The Florida A&M University (FAMU) Board of Trustees announced today the appointment of the FAMU Anti-Hazing Committee, an independent committee tasked with providing recommendations on determining the most effective and indelible approach to end hazing on campus.  This esteemed group includes a diverse mix of thought and policy leaders from across the country, with invaluable experience and expertise that is related to all aspects of hazing and its culture.  The FAMU Anti-Hazing Committee will work in unison with the ongoing efforts of the FAMU community to address the issue of hazing.

• Stephen Craig Robinson (Chairman) – Former U.S. District Court Judge and current partner at Skadden, Arps, Slate, Meagher & Flom;
• Dr. Na’im Akbar – Clinical Psychologist and Former President, National Association of Black Psychologists;
• Dr. Elizabeth Allan – Professor, University of Maine and Co-Director, The National Collaborative for Hazing Research and Prevention;
• Dr. Michael V. Bowie – Executive Director of Florida Fund for Minority Teachers & former national president of the National Pan-Hellenic Council;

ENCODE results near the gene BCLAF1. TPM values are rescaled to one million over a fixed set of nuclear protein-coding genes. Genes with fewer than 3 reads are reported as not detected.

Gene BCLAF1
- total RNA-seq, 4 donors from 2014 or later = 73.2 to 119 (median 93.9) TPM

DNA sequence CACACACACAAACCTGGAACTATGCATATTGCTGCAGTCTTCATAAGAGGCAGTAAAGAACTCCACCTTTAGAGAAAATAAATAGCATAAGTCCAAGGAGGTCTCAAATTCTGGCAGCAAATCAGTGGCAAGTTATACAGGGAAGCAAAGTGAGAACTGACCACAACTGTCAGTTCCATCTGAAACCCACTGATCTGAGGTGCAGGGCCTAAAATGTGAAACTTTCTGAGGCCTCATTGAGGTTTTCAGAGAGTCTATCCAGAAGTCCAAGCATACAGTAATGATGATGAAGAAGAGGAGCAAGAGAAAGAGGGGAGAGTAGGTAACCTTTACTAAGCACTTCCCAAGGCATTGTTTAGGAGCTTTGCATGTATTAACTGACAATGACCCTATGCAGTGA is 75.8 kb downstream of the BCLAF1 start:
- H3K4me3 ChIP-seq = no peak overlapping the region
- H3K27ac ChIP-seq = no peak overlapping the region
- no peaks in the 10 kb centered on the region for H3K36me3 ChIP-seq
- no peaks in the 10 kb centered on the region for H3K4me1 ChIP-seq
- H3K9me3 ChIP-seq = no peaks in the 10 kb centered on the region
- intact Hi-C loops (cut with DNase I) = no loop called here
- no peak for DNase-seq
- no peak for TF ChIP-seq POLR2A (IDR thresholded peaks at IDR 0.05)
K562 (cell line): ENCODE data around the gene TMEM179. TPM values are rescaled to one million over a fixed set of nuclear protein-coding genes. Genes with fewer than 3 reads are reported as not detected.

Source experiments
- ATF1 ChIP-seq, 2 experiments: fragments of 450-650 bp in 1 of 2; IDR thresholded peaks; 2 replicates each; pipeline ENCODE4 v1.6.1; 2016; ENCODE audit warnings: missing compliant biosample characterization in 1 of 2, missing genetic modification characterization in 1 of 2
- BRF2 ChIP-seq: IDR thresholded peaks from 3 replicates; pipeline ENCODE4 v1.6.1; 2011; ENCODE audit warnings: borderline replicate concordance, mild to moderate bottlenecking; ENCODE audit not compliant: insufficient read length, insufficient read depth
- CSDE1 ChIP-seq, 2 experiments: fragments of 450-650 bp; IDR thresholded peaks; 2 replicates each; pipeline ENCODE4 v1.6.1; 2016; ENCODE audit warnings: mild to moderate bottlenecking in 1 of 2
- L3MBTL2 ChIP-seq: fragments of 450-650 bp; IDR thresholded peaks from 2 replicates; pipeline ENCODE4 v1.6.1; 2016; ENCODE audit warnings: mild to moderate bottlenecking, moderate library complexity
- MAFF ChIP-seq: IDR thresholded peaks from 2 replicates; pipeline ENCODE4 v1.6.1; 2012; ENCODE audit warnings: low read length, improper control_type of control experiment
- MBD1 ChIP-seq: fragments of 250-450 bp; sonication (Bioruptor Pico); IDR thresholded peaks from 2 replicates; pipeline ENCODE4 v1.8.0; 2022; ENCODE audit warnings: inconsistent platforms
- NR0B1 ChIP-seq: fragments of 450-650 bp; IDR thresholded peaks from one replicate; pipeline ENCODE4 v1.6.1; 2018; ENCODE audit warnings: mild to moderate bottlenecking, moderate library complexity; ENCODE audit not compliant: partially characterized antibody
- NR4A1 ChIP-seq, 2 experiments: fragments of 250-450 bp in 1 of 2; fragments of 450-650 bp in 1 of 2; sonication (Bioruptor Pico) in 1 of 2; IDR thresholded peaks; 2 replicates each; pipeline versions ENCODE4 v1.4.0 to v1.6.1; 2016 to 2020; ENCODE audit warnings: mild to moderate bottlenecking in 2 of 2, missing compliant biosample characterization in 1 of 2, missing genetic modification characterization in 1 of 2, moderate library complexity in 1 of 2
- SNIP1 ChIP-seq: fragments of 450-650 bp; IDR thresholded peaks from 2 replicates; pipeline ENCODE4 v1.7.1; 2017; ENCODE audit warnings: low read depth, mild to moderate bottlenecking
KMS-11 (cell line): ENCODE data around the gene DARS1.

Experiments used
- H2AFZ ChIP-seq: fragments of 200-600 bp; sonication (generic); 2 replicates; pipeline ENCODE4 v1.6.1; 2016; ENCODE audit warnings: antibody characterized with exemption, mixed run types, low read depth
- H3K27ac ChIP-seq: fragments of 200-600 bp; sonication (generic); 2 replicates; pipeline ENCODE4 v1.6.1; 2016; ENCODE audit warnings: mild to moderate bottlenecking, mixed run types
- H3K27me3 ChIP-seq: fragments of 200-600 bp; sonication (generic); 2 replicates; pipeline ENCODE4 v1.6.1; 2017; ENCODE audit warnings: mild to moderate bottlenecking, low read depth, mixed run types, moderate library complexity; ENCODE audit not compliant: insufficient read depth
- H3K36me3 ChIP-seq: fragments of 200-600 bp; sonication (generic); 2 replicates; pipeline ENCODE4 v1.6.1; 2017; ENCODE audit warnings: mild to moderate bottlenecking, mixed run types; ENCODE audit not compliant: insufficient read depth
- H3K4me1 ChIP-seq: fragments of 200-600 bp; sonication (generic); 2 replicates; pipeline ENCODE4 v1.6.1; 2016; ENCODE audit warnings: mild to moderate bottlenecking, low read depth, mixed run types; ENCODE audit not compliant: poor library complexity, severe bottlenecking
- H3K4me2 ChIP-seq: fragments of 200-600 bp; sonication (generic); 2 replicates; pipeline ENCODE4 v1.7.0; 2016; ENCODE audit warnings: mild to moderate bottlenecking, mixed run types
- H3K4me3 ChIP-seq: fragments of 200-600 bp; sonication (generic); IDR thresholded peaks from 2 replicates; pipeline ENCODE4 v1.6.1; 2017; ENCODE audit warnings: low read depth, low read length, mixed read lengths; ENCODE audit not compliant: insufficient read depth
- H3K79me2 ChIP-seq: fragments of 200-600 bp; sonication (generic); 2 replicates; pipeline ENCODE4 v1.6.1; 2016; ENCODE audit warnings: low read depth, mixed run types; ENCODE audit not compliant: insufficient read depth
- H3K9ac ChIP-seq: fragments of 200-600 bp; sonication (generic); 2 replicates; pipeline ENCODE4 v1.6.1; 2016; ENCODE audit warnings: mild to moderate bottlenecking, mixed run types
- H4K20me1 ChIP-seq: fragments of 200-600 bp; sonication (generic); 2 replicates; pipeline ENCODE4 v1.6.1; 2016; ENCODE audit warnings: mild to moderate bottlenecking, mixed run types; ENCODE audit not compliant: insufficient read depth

• David Brewer – Former Vice Admiral of the United States Navy and Superintendent of the Los Angeles Unified School District;
• Dr. Mary Madden – Professor, University of Maine & Co-Director, The National Collaborative for Hazing Research and Prevention;
• David Starnes – Band Director and Professor of Music at Western Carolina University.

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“To put us in the best position to permanently stop hazing at FAMU, we feel it is important to bring in many of the most respected minds on the subject and ensure that we are addressing this destructive issue from all sides,” said Solomon Badger, FAMU Board Chairman. Trustee Belinda Shannon led the FAMU Anti-Hazing Committee initiative on the board’s behalf.

“We are extremely grateful that these distinguished individuals have chosen to work with FAMU to help us find solutions to a problem that has persisted for far too long, both at the college and even high school level.”

The committee will be asked to examine the following issues:
• Hazing at other universities and how has it been handled?
• Getting students to resist hazing; what has worked?
• How do we best govern the Marching “100” and its activities?

The committee’s work will result in findings and recommendations to be presented to the FAMU Board of Trustees for consideration and approval.  The FAMU Anti-Hazing Committee is part of the University’s comprehensive plan to end hazing at FAMU and was approved by the Board of Trustees during its January 2 session.